2 cups uncooked basmati rice, rinsed in several changes of water
2 tablespoons kosher salt (for the cooking liquid)
2 teaspoons extra-virgin olive oil
8 ounces green beans, ends trimmed, cut into thirds 1 medium yellow onion, diced
4 cloves garlic, minced
1 pound ground beef (90 percent lean) or lamb (or a combination of both)
1/4 cup tomato paste
1 tablespoon plus 1 teaspoon Middle Eastern Spice Mix (recipe follows), divided
Kosher salt and freshly ground black pepper
1/3 cup plain whole milk Greek yogurt 1/2 teaspoon kosher salt
3 tablespoons unsalted butter or oil
Pinch of saffron threads, ground and dissolved in 1/4 cup hot water (see note)
Bring a large pot of water to a boil and add the rice and salt. Boil for 3 to 5 minutes, until soft but still hard in the very center (it will finish cooking later). Drain through a fine-mesh sieve set in the sink and rinse with cold water to stop the cooking. Set aside. (Rice can be prepared several hours ahead.)
Heat the oil in a large sauté pan over medium-high heat. Add the green beans and sauté, stirring only occasionally, until seared and browned, about 5 minutes.
Transfer to a medium bowl.
Add the onions to the same sauté pan and sauté until tender, about 5 minutes. Add the garlic and sauté about 1 minute more. Add the meat and sauté, stirring to break up, until no longer pink, about 3 minutes. (If the meat has released a great deal of fat, pour it off into a small bowl and discard when cool.)
Push the ingredients to the side of the pan, and add the tomato paste to the cleared area. Cook until slightly darkened and thicker, about 2 minutes. Stir the tomato paste into the rest of the ingredients in the pan, then add the green beans back to the pan. Add 1 tablespoon of the spice mix and season with salt and pepper to taste. Remove from heat.
In a small bowl, make the tahdig mixture by combining 1 cup of the cooked rice with the yogurt, 1/2 teaspoon of salt, and the remaining 1 teaspoon of spice mix.
Heat the butter or oil in a 6-quart Dutch oven (nonstick or enameled cast-iron) over medium heat, turning to evenly coat the bottom and partway up the sides. Spread the rice-yogurt mixture across the bottom and 1 1?2 inches up the sides of the pot. Add the remaining rice and the beef mixture in layers, starting with one- third of the rice, then half of the beef mixture, another third of rice, the remaining beef mixture, and then the rest of the rice. Aim to shape it in a pyramid, which helps steam escape up the sides of the pot. Drizzle the saffron water over the top. Use the handle of a wooden spoon to make several holes all the way down to the bottom of the pot, which will further help steam escape and form the crispy crust. Cover the pot with a clean dish cloth (folded so that the edges don’t hang too close to the burner) and set the lid on top. Allow to cook for 10 minutes over medium-high heat.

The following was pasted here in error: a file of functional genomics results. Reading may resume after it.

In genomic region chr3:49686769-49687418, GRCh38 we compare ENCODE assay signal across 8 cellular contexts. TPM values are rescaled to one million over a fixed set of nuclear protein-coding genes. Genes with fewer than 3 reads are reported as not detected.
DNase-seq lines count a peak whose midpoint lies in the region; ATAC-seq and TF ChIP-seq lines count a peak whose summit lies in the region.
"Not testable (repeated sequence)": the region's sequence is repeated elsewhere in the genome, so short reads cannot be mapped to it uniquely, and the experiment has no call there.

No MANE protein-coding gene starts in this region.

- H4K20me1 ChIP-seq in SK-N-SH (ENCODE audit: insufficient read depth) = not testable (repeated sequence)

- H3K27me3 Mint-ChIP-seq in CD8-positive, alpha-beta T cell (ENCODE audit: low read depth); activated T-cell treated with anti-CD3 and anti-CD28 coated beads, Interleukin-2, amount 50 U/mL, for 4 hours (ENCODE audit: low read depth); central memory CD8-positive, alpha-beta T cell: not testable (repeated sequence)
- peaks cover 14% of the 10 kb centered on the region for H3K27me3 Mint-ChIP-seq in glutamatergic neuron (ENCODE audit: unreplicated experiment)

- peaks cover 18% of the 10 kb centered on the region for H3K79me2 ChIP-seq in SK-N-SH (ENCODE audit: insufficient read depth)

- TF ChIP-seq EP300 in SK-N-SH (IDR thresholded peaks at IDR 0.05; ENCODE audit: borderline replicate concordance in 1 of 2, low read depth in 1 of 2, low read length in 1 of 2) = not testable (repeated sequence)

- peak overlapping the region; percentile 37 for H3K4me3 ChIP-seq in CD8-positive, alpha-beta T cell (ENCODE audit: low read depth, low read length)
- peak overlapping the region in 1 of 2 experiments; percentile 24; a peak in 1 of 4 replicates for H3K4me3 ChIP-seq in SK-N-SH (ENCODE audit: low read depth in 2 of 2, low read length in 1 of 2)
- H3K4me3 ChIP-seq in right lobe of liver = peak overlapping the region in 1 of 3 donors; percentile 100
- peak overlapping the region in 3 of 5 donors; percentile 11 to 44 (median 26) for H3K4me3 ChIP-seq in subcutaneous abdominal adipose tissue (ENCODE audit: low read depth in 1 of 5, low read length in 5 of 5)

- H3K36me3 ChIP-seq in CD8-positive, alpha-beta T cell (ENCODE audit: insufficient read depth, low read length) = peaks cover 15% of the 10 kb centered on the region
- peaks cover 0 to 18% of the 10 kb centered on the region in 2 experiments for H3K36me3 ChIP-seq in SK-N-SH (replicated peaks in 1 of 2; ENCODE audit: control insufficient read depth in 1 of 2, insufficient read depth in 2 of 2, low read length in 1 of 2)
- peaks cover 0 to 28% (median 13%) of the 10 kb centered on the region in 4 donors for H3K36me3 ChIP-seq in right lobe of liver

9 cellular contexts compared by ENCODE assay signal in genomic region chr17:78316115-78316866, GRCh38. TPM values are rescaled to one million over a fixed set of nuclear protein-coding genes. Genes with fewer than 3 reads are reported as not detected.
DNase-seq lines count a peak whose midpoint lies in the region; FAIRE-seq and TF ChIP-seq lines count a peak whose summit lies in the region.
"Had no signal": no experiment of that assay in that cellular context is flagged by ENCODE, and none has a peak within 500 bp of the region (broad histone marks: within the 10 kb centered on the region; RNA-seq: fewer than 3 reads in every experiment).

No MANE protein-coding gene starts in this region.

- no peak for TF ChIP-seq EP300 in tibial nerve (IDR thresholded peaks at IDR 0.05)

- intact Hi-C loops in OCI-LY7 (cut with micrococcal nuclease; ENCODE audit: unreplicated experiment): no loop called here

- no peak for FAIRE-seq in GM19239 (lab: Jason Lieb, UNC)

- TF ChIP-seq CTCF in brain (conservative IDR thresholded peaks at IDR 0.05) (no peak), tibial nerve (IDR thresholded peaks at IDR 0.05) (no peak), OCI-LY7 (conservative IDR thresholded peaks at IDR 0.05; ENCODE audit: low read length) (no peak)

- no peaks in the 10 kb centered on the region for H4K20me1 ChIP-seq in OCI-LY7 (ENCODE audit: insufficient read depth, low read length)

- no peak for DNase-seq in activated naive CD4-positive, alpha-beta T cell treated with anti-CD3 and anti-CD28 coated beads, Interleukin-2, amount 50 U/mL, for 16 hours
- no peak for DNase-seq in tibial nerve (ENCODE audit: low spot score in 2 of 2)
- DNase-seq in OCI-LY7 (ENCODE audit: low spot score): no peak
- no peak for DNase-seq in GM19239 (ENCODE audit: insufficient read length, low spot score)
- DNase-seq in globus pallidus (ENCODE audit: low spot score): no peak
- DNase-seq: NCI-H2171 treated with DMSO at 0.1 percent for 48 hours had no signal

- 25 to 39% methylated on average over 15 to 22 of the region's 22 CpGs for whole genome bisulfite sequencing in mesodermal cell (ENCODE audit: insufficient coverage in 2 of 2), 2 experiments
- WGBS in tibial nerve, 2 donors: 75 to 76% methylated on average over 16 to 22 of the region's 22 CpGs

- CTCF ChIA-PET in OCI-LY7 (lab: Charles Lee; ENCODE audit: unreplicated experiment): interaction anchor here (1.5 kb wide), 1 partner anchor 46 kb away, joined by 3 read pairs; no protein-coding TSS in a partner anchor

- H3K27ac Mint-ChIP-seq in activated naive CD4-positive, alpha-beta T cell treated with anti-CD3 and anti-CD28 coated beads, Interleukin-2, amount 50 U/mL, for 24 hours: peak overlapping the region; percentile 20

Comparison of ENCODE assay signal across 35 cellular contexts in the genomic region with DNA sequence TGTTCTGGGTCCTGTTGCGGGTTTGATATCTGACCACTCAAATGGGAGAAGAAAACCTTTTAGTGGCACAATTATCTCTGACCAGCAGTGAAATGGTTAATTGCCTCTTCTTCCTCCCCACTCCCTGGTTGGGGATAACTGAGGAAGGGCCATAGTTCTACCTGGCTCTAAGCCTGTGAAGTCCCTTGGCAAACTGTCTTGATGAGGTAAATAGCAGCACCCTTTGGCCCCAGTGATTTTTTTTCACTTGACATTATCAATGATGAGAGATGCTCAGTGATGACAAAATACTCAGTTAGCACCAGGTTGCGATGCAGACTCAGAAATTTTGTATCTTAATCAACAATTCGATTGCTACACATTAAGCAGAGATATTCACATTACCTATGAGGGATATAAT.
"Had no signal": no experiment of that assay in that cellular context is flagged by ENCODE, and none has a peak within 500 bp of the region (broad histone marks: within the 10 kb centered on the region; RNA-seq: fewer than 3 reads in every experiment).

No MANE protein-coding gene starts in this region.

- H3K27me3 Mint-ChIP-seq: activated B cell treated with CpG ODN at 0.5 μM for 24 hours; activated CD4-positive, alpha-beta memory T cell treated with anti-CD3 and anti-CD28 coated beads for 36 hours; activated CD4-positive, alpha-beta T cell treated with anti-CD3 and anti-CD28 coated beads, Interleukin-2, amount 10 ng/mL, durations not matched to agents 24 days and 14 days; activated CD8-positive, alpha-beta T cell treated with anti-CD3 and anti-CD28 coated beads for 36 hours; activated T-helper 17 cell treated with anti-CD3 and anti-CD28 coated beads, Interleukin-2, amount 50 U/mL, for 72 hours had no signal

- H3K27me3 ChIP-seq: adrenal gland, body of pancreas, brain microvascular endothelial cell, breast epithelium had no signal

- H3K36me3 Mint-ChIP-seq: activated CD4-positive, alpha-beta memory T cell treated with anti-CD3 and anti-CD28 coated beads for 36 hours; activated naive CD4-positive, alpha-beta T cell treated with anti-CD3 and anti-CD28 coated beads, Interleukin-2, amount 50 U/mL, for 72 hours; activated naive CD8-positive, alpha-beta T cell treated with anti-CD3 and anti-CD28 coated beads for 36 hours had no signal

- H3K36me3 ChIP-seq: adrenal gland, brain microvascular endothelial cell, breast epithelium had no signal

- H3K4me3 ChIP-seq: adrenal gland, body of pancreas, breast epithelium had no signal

Reduce heat to medium-low and set a heat diffuser between the burner and the pot. (If you don’t have a diffuser, invert a metal pie dish over the burner to act as a diffuser. If you don’t have either one, you will need to turn the pot a quarter turn every 10 minutes or so to ensure the crust cooks evenly.) Allow to cook on medium-low for 45 minutes, until a brown crust of rice has formed on the bottom.
Take the pot off the heat and remove the lid, taking care not to let condensation on the underside fall in. Scoop some of the rice out onto a serving platter, then gently remove the tahdig with a spatula and set on top (alternatively, if you’re strong and careful, you can invert the whole pot onto a serving platter, but the pot will be hot and heavy). Pass the platter of rice with the browned tahdig at the table, allowing everyone to get a scoop of each. Serve with a crispy green salad.
NOTE: If your saffron is too moist to crumble easily, lightly toast it in a dry pan over medium heat for about 1 minute (or microwave on a plate for about 1 minute). When it cools, it should be brittle enough to crumble. Crush it in a mortar and pestle or between two spoons.
Middle Eastern Spice Mix
This blend takes its cue from advieh, a Persian spice blend that varies from region to dish to cook. But no matter how many spices people use, advieh is always built on cinnamon, cardamom, and cumin. This version adds turmeric for a bit more earthiness and clove for complexity.
Makes about 1/4 cup
2 tablespoons ground cumin
1 tablespoon plus 1 teaspoon ground cinnamon
2 teaspoons ground turmeric
2 teaspoons ground cardamom
1 teaspoon ground cloves
1 teaspoon freshly ground black pepper
Combine ingredients in a small bowl or jar with an airtight lid. Keep it in a cool, dry, dark place and try to use it within 6 months.
From Dill magazine. Adapted with permission from Fried Rice: 50 Ways to Stir Up the World’s Favorite Grain by Danielle Centoni. Copyright © 2019. Published by Sasquatch Books.